Systemic lupus erythematosus (SLE) afflicts more than a million Americans, primarily women, and presents with symptoms resulting from the involvement of practically every organ. The origin of the disease involves diverse factors which probably contribute variably to the expression of the disease in each patient. Understanding of the molecular underpinnings that lead to an aberrant immune response through this line of research has helped us identify novel treatment targets and biomarkers. Engagement of the CD3/T cell receptor complex in SLE T cells results in early and enhanced signaling response which has been linked to decreased presence of the CD3?, aggregated lipid rafts and increased expression of the adhesion molecule CD44. Study of CD3? deficient mice revealed parallels to human SLE T cells and a noted infiltration of T cells in to various tissues including the kidney. The new information compelled the address the testable hypothesis that decreased expression of CD3? in T cells forces the formation of aggregated lipid rafts, the expression of CD44, the production of interferon-? and the ability to infiltrate target tissues. I two sets of experiments using novel engineered mice we will understand the mechanisms whereby decreased or absent expression of CD3? renders T cells able to infiltrate tissues and how manipulation of lipid rafts can mitigate organ damage resulting from T cell infiltration. In parallel, in a prospective study of SLE patients the expression of CD44 and the use of a homemade expression array of genes claimed important in the immunopathogenesis of SLE will be test their ability to serve as disease biomarkers. The significance of the proposed studies lies with the identification of novel targets and the development of biomarkers. The study of the contribution of T cells to tissue inflammation in SLE using novel engineered mice presents a unique opportunity. Furthermore, the use of our gene expression array opens the way to personalized approach to SLE.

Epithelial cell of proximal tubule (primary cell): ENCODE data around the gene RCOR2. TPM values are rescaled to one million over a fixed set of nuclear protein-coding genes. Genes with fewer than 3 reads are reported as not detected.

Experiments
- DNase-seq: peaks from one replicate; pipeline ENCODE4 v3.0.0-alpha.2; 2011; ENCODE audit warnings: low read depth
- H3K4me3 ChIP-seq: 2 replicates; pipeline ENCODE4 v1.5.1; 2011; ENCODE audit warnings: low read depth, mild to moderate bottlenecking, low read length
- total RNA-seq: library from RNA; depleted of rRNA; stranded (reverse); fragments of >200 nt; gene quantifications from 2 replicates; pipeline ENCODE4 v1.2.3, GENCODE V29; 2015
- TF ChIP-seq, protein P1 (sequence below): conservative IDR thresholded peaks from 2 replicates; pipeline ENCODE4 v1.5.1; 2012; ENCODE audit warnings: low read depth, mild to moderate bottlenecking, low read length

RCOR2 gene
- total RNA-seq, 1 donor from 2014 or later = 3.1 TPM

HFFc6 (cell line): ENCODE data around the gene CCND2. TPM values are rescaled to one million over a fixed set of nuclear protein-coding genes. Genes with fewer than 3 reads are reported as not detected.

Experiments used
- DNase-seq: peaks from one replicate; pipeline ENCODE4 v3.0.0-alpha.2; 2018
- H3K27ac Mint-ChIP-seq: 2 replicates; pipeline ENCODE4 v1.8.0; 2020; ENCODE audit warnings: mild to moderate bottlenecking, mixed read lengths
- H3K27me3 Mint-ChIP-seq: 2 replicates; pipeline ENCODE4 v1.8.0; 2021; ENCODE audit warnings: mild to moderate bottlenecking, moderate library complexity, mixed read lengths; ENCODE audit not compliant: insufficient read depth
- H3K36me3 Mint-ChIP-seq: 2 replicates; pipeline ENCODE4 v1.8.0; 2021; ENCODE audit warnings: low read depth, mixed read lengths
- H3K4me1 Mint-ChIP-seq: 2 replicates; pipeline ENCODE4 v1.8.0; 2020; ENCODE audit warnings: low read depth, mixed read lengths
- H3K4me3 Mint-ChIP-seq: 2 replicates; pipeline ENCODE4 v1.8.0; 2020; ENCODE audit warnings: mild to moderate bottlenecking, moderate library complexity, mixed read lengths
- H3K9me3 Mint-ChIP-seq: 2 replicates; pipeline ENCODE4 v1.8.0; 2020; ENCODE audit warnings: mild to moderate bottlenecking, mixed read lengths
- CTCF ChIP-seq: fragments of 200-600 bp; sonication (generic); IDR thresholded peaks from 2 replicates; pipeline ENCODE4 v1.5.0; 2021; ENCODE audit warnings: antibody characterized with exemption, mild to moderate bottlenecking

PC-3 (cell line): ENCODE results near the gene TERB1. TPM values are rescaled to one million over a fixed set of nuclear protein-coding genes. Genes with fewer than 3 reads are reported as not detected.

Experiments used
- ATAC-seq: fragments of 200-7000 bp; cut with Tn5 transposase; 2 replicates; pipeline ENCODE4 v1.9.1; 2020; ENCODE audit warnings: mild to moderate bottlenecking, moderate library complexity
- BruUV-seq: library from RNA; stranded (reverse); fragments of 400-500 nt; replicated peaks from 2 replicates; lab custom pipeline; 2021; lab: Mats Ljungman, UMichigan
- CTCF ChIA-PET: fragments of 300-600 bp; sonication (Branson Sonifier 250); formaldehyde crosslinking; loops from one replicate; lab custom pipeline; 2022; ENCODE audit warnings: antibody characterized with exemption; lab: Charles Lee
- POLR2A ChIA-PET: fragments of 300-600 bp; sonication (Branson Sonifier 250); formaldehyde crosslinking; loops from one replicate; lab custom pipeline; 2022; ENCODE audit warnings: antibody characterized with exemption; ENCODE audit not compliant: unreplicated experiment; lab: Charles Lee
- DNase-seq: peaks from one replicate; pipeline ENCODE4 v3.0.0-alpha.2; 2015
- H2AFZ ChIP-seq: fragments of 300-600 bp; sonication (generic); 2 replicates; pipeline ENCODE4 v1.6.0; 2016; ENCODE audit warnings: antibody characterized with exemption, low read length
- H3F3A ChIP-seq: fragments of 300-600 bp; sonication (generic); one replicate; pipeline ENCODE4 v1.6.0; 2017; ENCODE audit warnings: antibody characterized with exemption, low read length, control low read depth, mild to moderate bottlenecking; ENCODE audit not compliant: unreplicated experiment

Systemic lupus erythematosus afflicts more than a million Americans, primarily women, and presents with symptoms resulting from the involvement of practically every organ. The origin of the disease involves diverse factors which probably contribute variably to the expression of the disease in each patient. Understanding of the molecular underpinnings that lead to an aberrant immune response through this line of research will help us identify novel treatment targets and biomarkers.
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